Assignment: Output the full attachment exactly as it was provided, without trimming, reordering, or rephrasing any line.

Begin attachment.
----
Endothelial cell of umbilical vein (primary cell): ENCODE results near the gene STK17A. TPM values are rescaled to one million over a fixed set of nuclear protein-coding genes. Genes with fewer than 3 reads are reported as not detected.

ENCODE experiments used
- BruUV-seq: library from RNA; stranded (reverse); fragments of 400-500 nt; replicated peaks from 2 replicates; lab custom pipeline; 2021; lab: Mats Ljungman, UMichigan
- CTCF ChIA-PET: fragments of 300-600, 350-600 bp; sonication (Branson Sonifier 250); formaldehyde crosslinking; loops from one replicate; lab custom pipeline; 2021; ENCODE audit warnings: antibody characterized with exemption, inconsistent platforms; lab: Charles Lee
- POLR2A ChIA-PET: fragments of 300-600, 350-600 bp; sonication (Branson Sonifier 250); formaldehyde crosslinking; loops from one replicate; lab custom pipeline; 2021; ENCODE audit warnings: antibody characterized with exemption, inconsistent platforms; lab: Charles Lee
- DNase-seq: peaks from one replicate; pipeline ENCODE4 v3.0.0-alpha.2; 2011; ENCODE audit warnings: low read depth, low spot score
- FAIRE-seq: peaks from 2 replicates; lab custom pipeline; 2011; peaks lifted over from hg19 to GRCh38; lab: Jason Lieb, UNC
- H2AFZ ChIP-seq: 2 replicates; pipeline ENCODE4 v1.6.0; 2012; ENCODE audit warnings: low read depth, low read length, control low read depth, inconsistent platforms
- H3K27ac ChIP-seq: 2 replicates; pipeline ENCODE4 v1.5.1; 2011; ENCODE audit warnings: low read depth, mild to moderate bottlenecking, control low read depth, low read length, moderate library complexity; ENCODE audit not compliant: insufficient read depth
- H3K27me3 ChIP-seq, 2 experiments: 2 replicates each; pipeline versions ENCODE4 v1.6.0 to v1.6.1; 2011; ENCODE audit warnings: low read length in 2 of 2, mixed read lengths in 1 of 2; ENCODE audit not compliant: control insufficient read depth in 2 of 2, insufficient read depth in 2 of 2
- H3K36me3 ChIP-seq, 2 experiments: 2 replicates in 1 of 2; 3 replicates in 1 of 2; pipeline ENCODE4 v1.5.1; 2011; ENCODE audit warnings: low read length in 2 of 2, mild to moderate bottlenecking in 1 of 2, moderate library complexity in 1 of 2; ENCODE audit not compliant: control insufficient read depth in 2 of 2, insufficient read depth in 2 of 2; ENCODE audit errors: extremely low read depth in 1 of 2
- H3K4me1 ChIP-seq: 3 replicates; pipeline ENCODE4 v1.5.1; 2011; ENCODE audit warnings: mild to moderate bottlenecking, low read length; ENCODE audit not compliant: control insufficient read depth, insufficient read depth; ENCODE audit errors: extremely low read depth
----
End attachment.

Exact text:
Endothelial cell of umbilical vein (primary cell): ENCODE results near the gene STK17A. TPM values are rescaled to one million over a fixed set of nuclear protein-coding genes. Genes with fewer than 3 reads are reported as not detected.

ENCODE experiments used
- BruUV-seq: library from RNA; stranded (reverse); fragments of 400-500 nt; replicated peaks from 2 replicates; lab custom pipeline; 2021; lab: Mats Ljungman, UMichigan
- CTCF ChIA-PET: fragments of 300-600, 350-600 bp; sonication (Branson Sonifier 250); formaldehyde crosslinking; loops from one replicate; lab custom pipeline; 2021; ENCODE audit warnings: antibody characterized with exemption, inconsistent platforms; lab: Charles Lee
- POLR2A ChIA-PET: fragments of 300-600, 350-600 bp; sonication (Branson Sonifier 250); formaldehyde crosslinking; loops from one replicate; lab custom pipeline; 2021; ENCODE audit warnings: antibody characterized with exemption, inconsistent platforms; lab: Charles Lee
- DNase-seq: peaks from one replicate; pipeline ENCODE4 v3.0.0-alpha.2; 2011; ENCODE audit warnings: low read depth, low spot score
- FAIRE-seq: peaks from 2 replicates; lab custom pipeline; 2011; peaks lifted over from hg19 to GRCh38; lab: Jason Lieb, UNC
- H2AFZ ChIP-seq: 2 replicates; pipeline ENCODE4 v1.6.0; 2012; ENCODE audit warnings: low read depth, low read length, control low read depth, inconsistent platforms
- H3K27ac ChIP-seq: 2 replicates; pipeline ENCODE4 v1.5.1; 2011; ENCODE audit warnings: low read depth, mild to moderate bottlenecking, control low read depth, low read length, moderate library complexity; ENCODE audit not compliant: insufficient read depth
- H3K27me3 ChIP-seq, 2 experiments: 2 replicates each; pipeline versions ENCODE4 v1.6.0 to v1.6.1; 2011; ENCODE audit warnings: low read length in 2 of 2, mixed read lengths in 1 of 2; ENCODE audit not compliant: control insufficient read depth in 2 of 2, insufficient read depth in 2 of 2
- H3K36me3 ChIP-seq, 2 experiments: 2 replicates in 1 of 2; 3 replicates in 1 of 2; pipeline ENCODE4 v1.5.1; 2011; ENCODE audit warnings: low read length in 2 of 2, mild to moderate bottlenecking in 1 of 2, moderate library complexity in 1 of 2; ENCODE audit not compliant: control insufficient read depth in 2 of 2, insufficient read depth in 2 of 2; ENCODE audit errors: extremely low read depth in 1 of 2
- H3K4me1 ChIP-seq: 3 replicates; pipeline ENCODE4 v1.5.1; 2011; ENCODE audit warnings: mild to moderate bottlenecking, low read length; ENCODE audit not compliant: control insufficient read depth, insufficient read depth; ENCODE audit errors: extremely low read depth